One of the most recognizable man-made landmarks you can see for miles around Huntsville, Ala., isn’t a church steeple or skyscraper. It’s a test version of the space shuttle, one of the crown jewels of the U.S. Space and Rocket Center’s outdoor museum of famous rockets. The shuttle lifts off at a crawl but ultimately goes wicked fast: Its top speed hits 17,500 mph.
You get the same feeling of velocity when you drive 8 miles northwest and visit Wilson Lumber. The company has been a fixture in Huntsville since 1949, a year before Wernher von Braun arrived to spearhead the nation’s aerospace program and earn Huntsville the nickname Rocket City.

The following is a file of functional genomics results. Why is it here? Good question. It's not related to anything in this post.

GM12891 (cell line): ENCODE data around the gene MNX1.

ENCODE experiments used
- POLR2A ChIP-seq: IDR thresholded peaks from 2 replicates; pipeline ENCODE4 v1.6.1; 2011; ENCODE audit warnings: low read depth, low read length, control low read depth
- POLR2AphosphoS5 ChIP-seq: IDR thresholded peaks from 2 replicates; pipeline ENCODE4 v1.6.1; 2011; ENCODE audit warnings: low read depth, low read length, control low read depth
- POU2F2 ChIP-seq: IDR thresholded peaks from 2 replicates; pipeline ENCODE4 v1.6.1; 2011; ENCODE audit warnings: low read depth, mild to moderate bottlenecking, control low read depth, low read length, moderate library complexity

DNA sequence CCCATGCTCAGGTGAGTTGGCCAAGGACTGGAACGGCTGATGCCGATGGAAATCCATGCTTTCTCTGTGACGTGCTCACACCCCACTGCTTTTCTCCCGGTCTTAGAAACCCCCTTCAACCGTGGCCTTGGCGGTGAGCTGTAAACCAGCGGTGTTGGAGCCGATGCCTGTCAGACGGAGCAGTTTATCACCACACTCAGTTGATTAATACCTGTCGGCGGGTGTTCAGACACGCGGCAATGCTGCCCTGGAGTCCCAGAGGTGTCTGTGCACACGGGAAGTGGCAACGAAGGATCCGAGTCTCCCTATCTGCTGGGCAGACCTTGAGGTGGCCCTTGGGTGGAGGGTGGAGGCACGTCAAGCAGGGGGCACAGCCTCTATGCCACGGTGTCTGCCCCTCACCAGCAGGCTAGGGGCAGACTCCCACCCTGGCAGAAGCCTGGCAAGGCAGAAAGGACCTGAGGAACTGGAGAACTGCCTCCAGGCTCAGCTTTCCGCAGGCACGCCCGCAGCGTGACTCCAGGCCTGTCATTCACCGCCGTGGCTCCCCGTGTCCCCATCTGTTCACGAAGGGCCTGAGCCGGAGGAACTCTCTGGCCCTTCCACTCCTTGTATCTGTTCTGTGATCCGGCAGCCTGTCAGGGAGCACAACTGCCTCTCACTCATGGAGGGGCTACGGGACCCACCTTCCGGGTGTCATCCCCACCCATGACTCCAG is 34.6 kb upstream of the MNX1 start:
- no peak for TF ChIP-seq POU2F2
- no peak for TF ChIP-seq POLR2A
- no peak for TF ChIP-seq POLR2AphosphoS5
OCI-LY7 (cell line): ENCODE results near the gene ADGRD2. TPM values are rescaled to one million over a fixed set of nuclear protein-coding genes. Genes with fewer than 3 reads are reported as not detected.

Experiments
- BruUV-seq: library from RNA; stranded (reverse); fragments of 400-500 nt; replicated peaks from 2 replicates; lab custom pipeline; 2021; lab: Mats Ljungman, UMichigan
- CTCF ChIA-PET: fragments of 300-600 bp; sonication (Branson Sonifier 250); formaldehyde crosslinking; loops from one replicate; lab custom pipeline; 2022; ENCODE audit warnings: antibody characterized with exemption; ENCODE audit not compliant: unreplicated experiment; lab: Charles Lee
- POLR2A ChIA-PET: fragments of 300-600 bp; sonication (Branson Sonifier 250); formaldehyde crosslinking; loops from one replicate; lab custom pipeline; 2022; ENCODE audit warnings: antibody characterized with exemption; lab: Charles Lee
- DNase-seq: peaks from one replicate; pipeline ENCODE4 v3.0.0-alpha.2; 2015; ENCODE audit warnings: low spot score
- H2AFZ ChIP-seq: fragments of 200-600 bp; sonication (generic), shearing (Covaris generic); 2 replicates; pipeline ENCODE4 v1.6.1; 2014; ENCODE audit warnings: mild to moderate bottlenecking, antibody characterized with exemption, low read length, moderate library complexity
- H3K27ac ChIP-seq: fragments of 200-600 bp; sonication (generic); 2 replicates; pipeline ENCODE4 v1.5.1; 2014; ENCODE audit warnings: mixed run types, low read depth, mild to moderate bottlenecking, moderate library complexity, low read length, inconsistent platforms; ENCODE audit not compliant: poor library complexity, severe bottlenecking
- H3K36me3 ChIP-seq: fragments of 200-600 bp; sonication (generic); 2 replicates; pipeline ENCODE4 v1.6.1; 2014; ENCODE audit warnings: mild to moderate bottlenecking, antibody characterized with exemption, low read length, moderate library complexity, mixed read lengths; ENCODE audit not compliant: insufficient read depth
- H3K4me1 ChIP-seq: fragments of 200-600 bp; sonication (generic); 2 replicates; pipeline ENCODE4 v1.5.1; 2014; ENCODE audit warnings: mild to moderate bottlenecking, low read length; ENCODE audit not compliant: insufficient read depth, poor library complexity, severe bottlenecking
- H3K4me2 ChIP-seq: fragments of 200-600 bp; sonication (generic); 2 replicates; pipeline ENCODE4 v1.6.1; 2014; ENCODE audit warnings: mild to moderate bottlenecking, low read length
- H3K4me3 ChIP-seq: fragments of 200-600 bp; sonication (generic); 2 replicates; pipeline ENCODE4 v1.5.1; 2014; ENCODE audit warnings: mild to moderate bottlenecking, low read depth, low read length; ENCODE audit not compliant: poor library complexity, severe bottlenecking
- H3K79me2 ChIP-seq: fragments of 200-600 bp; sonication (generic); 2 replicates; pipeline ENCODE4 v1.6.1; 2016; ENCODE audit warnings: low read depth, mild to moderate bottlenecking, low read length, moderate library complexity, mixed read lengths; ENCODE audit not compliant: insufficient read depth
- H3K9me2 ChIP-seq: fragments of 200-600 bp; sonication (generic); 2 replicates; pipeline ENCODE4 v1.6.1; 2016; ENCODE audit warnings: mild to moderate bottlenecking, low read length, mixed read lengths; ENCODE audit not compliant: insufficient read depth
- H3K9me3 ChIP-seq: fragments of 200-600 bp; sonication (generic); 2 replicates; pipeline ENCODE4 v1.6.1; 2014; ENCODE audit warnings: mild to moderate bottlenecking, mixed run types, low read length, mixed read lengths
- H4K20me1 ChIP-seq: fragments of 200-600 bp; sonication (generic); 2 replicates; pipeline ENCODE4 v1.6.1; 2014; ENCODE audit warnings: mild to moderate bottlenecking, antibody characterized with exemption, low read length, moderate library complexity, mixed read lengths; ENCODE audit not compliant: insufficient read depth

Like the early space program, Wilson Lumber was a big vehicle that couldn’t deliver very much payload. For several years this decade, revenues barely moved.
“Three years ago, we were still in hunker-down mode,” COO John B. Marshall says. “Then we looked up and said, ‘Let’s go get it.'”